Transition planning for independence involves two components — legal and operational, Peet said.

“The operational component could take longer than 60 days. We want to make sure that we continue to provide high-quality patient care, look at everything from a patient care perspective,” she said.

Memorial is the only hospital in Yakima, a city of more than 90,000, after the closure of Astria Regional Medical Center in January. Astria Health filed for bankruptcy protection in 2019. It continues to operate hospitals in Sunnyside and Toppenish.

Although the care patients receive at Virginia Mason Memorial isn’t going to change, Peet stressed, she hopes the public is supportive and realizes the challenges hospital leaders have in front of them “and the hard decisions we’re going to have to make.”


“The decision to remain independent is an unusual and challenging decision” in health care, Peet said. “The board made that decision because they thought it would be the right decision for Yakima.”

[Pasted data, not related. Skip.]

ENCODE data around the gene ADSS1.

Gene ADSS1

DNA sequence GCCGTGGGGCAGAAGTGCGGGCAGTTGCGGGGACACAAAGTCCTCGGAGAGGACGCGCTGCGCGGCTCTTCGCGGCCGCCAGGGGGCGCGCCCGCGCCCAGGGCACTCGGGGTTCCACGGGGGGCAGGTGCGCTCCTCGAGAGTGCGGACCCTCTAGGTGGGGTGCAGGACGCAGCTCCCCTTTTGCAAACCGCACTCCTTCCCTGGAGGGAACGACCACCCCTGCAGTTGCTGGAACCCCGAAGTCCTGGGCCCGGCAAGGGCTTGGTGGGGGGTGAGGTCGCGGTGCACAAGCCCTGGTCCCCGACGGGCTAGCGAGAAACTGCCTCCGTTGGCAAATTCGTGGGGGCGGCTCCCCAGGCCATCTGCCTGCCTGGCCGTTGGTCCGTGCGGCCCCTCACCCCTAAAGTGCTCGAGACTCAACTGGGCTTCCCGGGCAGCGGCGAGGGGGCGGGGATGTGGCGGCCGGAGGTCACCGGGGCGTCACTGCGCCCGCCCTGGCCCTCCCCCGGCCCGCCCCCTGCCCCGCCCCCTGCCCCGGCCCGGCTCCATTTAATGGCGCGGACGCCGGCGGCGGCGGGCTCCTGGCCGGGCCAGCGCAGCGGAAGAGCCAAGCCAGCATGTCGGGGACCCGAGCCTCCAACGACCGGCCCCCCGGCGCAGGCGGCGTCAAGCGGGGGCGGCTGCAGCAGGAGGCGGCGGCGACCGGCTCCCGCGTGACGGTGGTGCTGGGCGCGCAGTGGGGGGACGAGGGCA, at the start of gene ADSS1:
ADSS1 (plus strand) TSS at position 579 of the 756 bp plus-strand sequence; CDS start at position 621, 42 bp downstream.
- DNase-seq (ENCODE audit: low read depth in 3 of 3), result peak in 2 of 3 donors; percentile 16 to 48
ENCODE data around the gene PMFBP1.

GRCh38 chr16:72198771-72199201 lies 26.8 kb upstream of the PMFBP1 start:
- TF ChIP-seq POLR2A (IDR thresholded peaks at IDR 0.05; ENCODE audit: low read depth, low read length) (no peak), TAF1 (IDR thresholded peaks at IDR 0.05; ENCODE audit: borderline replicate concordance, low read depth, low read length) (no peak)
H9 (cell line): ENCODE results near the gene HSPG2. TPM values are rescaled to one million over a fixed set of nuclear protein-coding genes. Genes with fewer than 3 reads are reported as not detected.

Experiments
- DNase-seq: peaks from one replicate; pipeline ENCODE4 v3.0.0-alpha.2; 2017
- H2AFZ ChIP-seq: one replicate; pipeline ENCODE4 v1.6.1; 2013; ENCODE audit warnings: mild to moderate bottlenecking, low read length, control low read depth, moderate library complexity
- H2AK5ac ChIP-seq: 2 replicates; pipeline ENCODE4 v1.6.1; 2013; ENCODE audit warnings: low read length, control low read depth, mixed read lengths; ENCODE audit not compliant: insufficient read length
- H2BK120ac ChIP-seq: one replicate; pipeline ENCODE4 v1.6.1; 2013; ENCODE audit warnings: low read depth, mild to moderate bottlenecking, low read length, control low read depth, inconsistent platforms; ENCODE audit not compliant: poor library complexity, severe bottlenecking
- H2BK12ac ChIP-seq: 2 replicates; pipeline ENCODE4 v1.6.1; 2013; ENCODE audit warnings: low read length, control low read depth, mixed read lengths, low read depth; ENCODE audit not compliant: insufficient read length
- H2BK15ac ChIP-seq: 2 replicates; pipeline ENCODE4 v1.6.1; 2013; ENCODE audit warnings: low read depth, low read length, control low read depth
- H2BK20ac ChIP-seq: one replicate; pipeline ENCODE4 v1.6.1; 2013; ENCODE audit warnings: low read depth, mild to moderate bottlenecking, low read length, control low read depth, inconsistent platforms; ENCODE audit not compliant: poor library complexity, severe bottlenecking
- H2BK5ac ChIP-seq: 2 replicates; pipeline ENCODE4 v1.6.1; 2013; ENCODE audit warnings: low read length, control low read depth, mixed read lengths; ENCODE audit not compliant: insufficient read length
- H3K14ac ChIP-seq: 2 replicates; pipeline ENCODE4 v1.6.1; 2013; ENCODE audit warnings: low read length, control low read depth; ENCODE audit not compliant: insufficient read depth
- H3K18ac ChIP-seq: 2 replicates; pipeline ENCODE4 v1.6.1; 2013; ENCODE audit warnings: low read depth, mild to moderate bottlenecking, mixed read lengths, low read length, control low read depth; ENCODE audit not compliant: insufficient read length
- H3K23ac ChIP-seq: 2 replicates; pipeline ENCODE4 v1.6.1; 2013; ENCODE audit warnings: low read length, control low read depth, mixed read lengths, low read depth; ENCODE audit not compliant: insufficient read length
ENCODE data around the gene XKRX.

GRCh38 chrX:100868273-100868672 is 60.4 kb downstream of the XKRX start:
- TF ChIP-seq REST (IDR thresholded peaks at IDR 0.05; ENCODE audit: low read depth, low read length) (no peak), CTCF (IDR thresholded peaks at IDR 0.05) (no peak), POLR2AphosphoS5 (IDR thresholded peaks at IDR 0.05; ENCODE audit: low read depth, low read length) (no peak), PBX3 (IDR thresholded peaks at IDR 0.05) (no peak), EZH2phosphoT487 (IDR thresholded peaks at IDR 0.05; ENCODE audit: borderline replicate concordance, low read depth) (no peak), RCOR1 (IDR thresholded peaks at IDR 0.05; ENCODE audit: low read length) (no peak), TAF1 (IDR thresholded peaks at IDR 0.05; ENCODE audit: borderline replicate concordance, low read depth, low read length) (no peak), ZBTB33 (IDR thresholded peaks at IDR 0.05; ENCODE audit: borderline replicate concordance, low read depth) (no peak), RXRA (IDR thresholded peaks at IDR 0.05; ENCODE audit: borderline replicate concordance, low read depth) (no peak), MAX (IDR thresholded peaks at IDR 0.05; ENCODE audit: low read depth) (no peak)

Memorial’s board of directors decided to withdraw the affiliation after hearing from a group of retired physicians and other community members. The physicians raised concerns about access to services and specialty care locally under a merger. The overall Virginia Mason and CHI Franciscan merger continues to move forward, just without Memorial.

Yakima still will work with Virginia Mason, just as it did before the formal affiliation.

“For serving the population, long-term it was most beneficial to remain independent and not be part of a larger national organization,” Peet said. “We remain very collaborative in working with Virginia Mason around referrals and patient care, and those relationships existed before the affiliation.”

No public hospital district

Some have wondered about the possibility of Yakima voters forming a public-hospital district to support local health care. Peet said that isn’t on the table.